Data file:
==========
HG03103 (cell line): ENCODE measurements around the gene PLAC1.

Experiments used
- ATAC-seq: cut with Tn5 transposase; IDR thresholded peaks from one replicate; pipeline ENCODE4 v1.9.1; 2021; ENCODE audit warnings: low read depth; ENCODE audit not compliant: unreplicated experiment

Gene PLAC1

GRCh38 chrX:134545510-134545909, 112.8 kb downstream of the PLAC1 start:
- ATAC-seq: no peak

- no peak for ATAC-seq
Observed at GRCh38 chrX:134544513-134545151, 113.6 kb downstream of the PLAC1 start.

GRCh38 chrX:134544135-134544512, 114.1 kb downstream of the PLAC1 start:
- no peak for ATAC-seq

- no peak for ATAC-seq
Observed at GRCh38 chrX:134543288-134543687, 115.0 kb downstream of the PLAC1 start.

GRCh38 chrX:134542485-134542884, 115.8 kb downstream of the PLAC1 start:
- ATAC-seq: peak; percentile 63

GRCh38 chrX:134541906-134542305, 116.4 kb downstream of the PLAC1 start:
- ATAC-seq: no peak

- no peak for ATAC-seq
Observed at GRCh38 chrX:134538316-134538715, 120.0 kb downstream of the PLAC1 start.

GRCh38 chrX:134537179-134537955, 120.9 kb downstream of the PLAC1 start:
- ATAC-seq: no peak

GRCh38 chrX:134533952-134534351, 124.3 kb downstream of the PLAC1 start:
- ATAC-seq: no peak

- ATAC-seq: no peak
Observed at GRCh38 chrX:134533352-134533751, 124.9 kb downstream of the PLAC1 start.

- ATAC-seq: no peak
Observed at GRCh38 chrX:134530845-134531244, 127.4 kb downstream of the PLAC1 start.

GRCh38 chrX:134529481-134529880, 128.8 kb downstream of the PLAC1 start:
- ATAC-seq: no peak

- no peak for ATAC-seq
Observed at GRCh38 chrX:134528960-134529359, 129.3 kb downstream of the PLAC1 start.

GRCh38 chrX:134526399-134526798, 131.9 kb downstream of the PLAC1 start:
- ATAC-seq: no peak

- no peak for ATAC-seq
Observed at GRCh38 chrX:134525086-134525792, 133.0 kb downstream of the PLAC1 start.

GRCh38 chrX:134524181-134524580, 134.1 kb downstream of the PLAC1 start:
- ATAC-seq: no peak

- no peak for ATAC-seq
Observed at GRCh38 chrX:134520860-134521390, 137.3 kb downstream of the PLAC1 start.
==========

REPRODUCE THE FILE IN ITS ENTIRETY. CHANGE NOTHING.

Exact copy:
HG03103 (cell line): ENCODE measurements around the gene PLAC1.

Experiments used
- ATAC-seq: cut with Tn5 transposase; IDR thresholded peaks from one replicate; pipeline ENCODE4 v1.9.1; 2021; ENCODE audit warnings: low read depth; ENCODE audit not compliant: unreplicated experiment

Gene PLAC1

GRCh38 chrX:134545510-134545909, 112.8 kb downstream of the PLAC1 start:
- ATAC-seq: no peak

- no peak for ATAC-seq
Observed at GRCh38 chrX:134544513-134545151, 113.6 kb downstream of the PLAC1 start.

GRCh38 chrX:134544135-134544512, 114.1 kb downstream of the PLAC1 start:
- no peak for ATAC-seq

- no peak for ATAC-seq
Observed at GRCh38 chrX:134543288-134543687, 115.0 kb downstream of the PLAC1 start.

GRCh38 chrX:134542485-134542884, 115.8 kb downstream of the PLAC1 start:
- ATAC-seq: peak; percentile 63

GRCh38 chrX:134541906-134542305, 116.4 kb downstream of the PLAC1 start:
- ATAC-seq: no peak

- no peak for ATAC-seq
Observed at GRCh38 chrX:134538316-134538715, 120.0 kb downstream of the PLAC1 start.

GRCh38 chrX:134537179-134537955, 120.9 kb downstream of the PLAC1 start:
- ATAC-seq: no peak

GRCh38 chrX:134533952-134534351, 124.3 kb downstream of the PLAC1 start:
- ATAC-seq: no peak

- ATAC-seq: no peak
Observed at GRCh38 chrX:134533352-134533751, 124.9 kb downstream of the PLAC1 start.

- ATAC-seq: no peak
Observed at GRCh38 chrX:134530845-134531244, 127.4 kb downstream of the PLAC1 start.

GRCh38 chrX:134529481-134529880, 128.8 kb downstream of the PLAC1 start:
- ATAC-seq: no peak

- no peak for ATAC-seq
Observed at GRCh38 chrX:134528960-134529359, 129.3 kb downstream of the PLAC1 start.

GRCh38 chrX:134526399-134526798, 131.9 kb downstream of the PLAC1 start:
- ATAC-seq: no peak

- no peak for ATAC-seq
Observed at GRCh38 chrX:134525086-134525792, 133.0 kb downstream of the PLAC1 start.

GRCh38 chrX:134524181-134524580, 134.1 kb downstream of the PLAC1 start:
- ATAC-seq: no peak

- no peak for ATAC-seq
Observed at GRCh38 chrX:134520860-134521390, 137.3 kb downstream of the PLAC1 start.